The megapixel game may be over, but the ongoing battle over smartphone cameras continues. Samsung’s upcoming Galaxy S22 is taking an interesting approach, if rumours online are true. Instead of a traditional image sensor, which captures light using pixels sensitive to red, green and blue, the S22 image sensor will also have a white pixel. The RGBW sensor is said to have 50 megapixel resolution, which isn’t what was previously rumoured to be the main selling point of the Samsung Galaxy S22, namely a 200 megapixel sensor.
Now that, initially, doesn’t make much sense. If you can capture all the colours on white, why bother with the red, green and blue pixels at all? And, presumably the reverse argument could be made asking what the purpose of having a white pixel is when you can capture everything on RGB.
In reality, the white pixel can’t capture everything, but it can play a part in seriously boosting the camera’s ability to recover detail from bright highlights. It could, in effect, supercharge HDR images and give a massive boost to dynamic range. It might also be a powerful tool in being able to remove noise from an image that’s inherent in digital sensors.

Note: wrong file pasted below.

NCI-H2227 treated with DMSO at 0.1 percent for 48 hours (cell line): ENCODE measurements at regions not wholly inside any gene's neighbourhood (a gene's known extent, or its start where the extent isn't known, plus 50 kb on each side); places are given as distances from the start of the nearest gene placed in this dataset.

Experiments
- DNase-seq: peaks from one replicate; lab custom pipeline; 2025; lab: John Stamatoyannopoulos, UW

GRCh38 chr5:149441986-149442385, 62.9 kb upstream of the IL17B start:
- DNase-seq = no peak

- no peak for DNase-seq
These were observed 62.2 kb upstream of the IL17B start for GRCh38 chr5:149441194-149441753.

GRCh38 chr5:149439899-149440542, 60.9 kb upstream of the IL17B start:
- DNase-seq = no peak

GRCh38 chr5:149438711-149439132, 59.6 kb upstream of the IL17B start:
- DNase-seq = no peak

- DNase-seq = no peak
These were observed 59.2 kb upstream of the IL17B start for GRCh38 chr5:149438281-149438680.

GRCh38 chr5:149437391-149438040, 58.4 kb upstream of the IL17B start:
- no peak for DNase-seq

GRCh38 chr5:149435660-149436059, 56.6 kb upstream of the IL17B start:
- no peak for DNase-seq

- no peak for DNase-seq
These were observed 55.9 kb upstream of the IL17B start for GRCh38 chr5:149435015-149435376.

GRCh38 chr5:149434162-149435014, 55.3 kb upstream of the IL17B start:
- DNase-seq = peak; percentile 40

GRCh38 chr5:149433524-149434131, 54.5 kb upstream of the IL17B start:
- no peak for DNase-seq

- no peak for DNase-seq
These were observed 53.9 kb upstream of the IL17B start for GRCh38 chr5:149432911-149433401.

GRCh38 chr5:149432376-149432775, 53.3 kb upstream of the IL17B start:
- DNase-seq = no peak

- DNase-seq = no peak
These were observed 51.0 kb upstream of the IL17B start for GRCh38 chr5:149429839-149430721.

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Why has it taken this long to move to an RGBW sensor? Apparently this isn’t a new idea. Tests and even products have used RGBW before, but because of the complexity processing images using this system requires a fast, modern processor with plenty of horsepower dedicated just to the challenge of image processing. Sony and Omnivision have built sensors using a white pixel in the past, but it’s never worked out as well as the standard layout.
Samsung must, therefore, be confident it’s ironed out all these RGBW problems before the S22 launches next year. That is quite a long way off, so there will no doubt be considerable software, and perhaps even hardware, tweaks before the S22 makes it to your hand. If the new type of sensor can deliver extra brightness, without any downsides, that would be an extremely valuable benefit.
It can’t be said often enough, the more sensitive your sensor is the better it will perform in lower light levels. Sensitivity can be derived from the size of pixels, the aperture of the lens or by using an extra luminance pixel, as Samsung is rumoured to be here. Boosting the signal means less noise reduction and cutting down on image processing leads to better photos - ask your digital SLR if you’re in any doubt about that.